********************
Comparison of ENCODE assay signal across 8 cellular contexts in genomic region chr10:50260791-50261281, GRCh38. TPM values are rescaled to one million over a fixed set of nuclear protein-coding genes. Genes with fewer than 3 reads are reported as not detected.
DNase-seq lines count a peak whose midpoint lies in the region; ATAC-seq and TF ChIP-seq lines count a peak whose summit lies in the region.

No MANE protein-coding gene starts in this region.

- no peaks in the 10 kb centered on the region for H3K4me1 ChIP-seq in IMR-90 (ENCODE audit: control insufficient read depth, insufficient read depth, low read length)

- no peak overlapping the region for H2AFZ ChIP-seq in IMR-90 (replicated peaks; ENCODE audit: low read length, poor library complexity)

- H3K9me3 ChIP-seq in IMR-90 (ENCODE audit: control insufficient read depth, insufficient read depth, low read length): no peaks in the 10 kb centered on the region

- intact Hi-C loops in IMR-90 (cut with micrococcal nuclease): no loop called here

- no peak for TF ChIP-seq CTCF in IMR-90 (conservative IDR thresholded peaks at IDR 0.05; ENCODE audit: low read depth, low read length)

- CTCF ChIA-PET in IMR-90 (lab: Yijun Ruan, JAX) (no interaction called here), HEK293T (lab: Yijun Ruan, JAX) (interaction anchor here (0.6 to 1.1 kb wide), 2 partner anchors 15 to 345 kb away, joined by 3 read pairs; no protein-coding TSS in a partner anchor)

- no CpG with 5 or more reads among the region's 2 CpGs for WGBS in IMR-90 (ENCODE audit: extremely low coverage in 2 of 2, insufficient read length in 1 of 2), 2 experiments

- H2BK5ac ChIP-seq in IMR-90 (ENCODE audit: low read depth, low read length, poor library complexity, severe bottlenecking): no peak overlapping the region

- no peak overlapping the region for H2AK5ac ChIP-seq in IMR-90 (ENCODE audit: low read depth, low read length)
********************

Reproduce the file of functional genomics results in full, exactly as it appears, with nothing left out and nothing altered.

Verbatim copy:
Comparison of ENCODE assay signal across 8 cellular contexts in genomic region chr10:50260791-50261281, GRCh38. TPM values are rescaled to one million over a fixed set of nuclear protein-coding genes. Genes with fewer than 3 reads are reported as not detected.
DNase-seq lines count a peak whose midpoint lies in the region; ATAC-seq and TF ChIP-seq lines count a peak whose summit lies in the region.

No MANE protein-coding gene starts in this region.

- no peaks in the 10 kb centered on the region for H3K4me1 ChIP-seq in IMR-90 (ENCODE audit: control insufficient read depth, insufficient read depth, low read length)

- no peak overlapping the region for H2AFZ ChIP-seq in IMR-90 (replicated peaks; ENCODE audit: low read length, poor library complexity)

- H3K9me3 ChIP-seq in IMR-90 (ENCODE audit: control insufficient read depth, insufficient read depth, low read length): no peaks in the 10 kb centered on the region

- intact Hi-C loops in IMR-90 (cut with micrococcal nuclease): no loop called here

- no peak for TF ChIP-seq CTCF in IMR-90 (conservative IDR thresholded peaks at IDR 0.05; ENCODE audit: low read depth, low read length)

- CTCF ChIA-PET in IMR-90 (lab: Yijun Ruan, JAX) (no interaction called here), HEK293T (lab: Yijun Ruan, JAX) (interaction anchor here (0.6 to 1.1 kb wide), 2 partner anchors 15 to 345 kb away, joined by 3 read pairs; no protein-coding TSS in a partner anchor)

- no CpG with 5 or more reads among the region's 2 CpGs for WGBS in IMR-90 (ENCODE audit: extremely low coverage in 2 of 2, insufficient read length in 1 of 2), 2 experiments

- H2BK5ac ChIP-seq in IMR-90 (ENCODE audit: low read depth, low read length, poor library complexity, severe bottlenecking): no peak overlapping the region

- no peak overlapping the region for H2AK5ac ChIP-seq in IMR-90 (ENCODE audit: low read depth, low read length)